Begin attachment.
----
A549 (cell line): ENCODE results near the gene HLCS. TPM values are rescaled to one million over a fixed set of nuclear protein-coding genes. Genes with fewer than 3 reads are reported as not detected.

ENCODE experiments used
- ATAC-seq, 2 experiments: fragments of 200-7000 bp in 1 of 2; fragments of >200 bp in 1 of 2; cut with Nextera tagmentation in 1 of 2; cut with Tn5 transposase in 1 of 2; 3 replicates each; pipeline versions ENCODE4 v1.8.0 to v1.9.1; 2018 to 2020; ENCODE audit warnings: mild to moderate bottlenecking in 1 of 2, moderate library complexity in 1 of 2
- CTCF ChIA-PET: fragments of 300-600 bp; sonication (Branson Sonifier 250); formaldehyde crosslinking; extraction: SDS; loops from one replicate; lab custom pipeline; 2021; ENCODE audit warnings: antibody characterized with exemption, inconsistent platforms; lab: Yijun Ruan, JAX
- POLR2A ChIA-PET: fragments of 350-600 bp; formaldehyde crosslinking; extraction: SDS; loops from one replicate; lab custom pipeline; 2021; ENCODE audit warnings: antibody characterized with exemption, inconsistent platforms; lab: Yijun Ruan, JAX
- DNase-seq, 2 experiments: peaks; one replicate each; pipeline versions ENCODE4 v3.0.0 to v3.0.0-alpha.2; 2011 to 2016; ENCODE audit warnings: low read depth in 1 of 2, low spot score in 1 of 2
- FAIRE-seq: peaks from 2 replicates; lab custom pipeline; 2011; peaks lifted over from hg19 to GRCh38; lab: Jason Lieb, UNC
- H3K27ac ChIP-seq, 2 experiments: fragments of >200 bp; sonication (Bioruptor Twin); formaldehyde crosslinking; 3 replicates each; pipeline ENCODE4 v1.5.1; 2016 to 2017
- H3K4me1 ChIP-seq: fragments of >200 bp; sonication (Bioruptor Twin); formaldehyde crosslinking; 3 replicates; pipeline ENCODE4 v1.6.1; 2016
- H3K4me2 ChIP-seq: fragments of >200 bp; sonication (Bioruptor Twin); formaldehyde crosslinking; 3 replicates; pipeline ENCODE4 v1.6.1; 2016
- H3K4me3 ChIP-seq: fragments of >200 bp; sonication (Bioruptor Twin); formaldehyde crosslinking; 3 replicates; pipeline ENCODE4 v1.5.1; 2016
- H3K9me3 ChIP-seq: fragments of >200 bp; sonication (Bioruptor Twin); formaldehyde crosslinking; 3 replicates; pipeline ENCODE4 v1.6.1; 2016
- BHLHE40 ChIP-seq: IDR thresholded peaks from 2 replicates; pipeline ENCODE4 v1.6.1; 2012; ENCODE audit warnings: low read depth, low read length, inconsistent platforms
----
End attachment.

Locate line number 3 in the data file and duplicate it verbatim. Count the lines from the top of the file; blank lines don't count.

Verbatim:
- ATAC-seq, 2 experiments: fragments of 200-7000 bp in 1 of 2; fragments of >200 bp in 1 of 2; cut with Nextera tagmentation in 1 of 2; cut with Tn5 transposase in 1 of 2; 3 replicates each; pipeline versions ENCODE4 v1.8.0 to v1.9.1; 2018 to 2020; ENCODE audit warnings: mild to moderate bottlenecking in 1 of 2, moderate library complexity in 1 of 2